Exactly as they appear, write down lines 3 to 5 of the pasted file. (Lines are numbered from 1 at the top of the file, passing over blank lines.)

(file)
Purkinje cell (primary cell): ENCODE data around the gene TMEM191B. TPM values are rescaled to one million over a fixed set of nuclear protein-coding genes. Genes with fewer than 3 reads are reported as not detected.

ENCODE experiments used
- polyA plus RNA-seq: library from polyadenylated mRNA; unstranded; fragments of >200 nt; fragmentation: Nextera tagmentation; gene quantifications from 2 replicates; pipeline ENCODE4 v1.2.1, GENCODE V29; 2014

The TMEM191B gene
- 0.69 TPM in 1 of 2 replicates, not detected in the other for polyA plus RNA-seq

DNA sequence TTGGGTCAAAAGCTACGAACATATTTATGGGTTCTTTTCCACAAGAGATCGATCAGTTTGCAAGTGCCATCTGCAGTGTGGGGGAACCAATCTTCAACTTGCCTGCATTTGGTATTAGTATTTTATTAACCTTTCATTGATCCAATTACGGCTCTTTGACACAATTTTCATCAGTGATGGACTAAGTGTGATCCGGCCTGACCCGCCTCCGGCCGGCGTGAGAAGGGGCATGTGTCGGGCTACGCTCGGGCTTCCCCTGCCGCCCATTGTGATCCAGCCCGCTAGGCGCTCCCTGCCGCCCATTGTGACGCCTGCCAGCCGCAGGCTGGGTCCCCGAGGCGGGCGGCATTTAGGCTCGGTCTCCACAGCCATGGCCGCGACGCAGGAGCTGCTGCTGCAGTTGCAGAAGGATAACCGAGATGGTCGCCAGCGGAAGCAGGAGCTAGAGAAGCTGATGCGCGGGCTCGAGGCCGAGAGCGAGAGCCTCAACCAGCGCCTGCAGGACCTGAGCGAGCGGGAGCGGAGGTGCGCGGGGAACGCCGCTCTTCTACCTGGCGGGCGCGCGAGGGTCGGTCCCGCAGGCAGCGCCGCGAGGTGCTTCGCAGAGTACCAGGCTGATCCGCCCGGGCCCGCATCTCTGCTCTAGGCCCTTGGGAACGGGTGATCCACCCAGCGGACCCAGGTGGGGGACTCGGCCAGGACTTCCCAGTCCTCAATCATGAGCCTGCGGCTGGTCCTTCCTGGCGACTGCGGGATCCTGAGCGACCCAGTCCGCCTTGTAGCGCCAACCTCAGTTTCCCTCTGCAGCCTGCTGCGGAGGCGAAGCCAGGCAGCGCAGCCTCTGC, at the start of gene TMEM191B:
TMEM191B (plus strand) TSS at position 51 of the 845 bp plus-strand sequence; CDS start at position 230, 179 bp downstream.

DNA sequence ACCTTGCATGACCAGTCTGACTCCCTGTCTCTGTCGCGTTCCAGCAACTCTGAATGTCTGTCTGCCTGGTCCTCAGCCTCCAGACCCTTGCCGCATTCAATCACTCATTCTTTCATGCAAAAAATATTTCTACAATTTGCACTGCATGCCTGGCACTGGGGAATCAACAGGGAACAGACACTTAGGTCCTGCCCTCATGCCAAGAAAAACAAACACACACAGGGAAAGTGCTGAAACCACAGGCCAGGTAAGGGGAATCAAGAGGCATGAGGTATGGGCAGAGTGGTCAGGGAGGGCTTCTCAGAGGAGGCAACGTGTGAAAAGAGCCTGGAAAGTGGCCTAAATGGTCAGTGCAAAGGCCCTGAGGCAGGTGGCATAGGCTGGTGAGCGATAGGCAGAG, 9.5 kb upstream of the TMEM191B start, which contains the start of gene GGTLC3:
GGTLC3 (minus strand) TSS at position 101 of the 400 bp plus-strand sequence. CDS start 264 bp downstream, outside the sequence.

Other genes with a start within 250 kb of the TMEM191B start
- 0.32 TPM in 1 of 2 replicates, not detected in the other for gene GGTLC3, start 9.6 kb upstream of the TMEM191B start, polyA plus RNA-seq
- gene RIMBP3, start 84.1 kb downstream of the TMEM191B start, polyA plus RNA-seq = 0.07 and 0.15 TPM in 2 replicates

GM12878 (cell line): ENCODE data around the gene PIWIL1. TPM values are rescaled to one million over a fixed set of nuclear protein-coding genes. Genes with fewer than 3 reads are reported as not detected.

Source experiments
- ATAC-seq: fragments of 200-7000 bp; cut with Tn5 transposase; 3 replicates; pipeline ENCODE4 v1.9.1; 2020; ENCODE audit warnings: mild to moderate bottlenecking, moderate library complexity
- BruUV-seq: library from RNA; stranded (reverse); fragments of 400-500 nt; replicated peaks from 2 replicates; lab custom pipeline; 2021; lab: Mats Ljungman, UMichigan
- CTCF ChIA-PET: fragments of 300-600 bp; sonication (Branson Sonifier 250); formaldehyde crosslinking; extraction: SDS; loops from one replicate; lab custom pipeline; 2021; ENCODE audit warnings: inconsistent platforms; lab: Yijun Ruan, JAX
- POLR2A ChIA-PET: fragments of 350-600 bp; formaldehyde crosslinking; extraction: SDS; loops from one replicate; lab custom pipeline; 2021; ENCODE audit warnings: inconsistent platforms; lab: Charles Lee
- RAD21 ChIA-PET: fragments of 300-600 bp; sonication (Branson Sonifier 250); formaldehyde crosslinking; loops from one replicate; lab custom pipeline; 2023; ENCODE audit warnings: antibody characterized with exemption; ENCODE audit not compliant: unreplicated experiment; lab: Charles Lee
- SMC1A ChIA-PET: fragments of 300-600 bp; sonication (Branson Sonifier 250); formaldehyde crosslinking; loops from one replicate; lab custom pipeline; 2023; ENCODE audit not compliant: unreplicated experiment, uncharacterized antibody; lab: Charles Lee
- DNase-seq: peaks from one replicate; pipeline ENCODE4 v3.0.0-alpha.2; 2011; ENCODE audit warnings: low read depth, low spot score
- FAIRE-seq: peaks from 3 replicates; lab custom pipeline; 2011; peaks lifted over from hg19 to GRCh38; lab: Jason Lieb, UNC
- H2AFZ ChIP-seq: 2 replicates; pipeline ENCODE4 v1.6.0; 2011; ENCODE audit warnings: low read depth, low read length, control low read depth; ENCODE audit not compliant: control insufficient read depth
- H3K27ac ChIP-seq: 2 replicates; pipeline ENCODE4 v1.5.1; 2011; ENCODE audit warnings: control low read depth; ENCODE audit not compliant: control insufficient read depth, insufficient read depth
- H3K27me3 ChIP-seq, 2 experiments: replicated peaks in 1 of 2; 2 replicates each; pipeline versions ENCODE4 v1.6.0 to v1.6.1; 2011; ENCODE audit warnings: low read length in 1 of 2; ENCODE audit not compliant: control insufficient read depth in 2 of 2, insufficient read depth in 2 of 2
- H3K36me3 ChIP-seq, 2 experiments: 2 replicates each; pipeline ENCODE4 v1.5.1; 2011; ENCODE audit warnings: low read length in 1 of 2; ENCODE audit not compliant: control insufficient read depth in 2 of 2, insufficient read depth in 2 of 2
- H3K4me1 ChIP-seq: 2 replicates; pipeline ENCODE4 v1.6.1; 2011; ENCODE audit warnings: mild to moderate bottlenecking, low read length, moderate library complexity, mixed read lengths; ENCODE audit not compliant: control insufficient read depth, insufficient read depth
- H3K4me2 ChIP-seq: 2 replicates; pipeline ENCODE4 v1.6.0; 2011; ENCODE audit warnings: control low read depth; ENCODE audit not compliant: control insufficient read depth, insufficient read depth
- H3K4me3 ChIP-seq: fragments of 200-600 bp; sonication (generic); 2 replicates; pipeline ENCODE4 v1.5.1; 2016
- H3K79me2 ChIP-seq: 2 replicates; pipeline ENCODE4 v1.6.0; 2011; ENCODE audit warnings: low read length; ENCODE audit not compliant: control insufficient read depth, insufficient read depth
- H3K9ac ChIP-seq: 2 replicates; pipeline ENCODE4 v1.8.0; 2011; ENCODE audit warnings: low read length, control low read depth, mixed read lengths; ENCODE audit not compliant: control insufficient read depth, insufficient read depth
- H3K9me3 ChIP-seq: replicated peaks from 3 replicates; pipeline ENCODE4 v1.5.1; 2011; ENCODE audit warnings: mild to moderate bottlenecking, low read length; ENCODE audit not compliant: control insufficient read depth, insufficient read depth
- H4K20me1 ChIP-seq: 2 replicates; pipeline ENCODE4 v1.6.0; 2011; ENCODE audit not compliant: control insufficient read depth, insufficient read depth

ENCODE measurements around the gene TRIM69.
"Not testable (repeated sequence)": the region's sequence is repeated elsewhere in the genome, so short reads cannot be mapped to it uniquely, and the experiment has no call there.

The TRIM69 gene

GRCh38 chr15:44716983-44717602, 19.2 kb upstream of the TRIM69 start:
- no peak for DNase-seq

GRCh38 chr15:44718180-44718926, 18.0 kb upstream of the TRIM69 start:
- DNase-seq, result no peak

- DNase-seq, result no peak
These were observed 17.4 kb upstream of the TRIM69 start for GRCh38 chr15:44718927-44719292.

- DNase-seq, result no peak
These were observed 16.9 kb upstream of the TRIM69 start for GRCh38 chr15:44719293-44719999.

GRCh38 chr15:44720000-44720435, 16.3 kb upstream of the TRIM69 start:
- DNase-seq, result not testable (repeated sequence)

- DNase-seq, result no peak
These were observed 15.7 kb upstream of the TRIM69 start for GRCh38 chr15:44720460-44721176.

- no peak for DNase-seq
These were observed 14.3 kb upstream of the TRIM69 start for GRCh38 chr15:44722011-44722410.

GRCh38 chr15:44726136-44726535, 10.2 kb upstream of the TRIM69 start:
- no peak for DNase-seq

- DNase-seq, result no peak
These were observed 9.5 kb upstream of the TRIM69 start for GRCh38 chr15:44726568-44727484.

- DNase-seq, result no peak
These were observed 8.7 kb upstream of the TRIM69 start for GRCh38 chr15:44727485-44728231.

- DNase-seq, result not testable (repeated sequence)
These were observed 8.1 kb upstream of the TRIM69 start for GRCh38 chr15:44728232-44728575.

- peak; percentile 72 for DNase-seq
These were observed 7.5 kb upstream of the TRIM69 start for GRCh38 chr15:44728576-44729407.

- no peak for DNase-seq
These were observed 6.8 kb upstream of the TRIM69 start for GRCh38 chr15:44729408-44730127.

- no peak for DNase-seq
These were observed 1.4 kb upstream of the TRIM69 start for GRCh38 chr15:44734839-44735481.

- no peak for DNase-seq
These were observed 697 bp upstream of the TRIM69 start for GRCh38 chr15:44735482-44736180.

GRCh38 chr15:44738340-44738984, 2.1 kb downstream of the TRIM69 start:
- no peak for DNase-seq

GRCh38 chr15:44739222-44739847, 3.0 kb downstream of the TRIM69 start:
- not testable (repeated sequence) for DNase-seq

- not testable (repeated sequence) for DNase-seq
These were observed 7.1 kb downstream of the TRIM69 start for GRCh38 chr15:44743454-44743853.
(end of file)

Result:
- polyA plus RNA-seq: library from polyadenylated mRNA; unstranded; fragments of >200 nt; fragmentation: Nextera tagmentation; gene quantifications from 2 replicates; pipeline ENCODE4 v1.2.1, GENCODE V29; 2014

The TMEM191B gene
- 0.69 TPM in 1 of 2 replicates, not detected in the other for polyA plus RNA-seq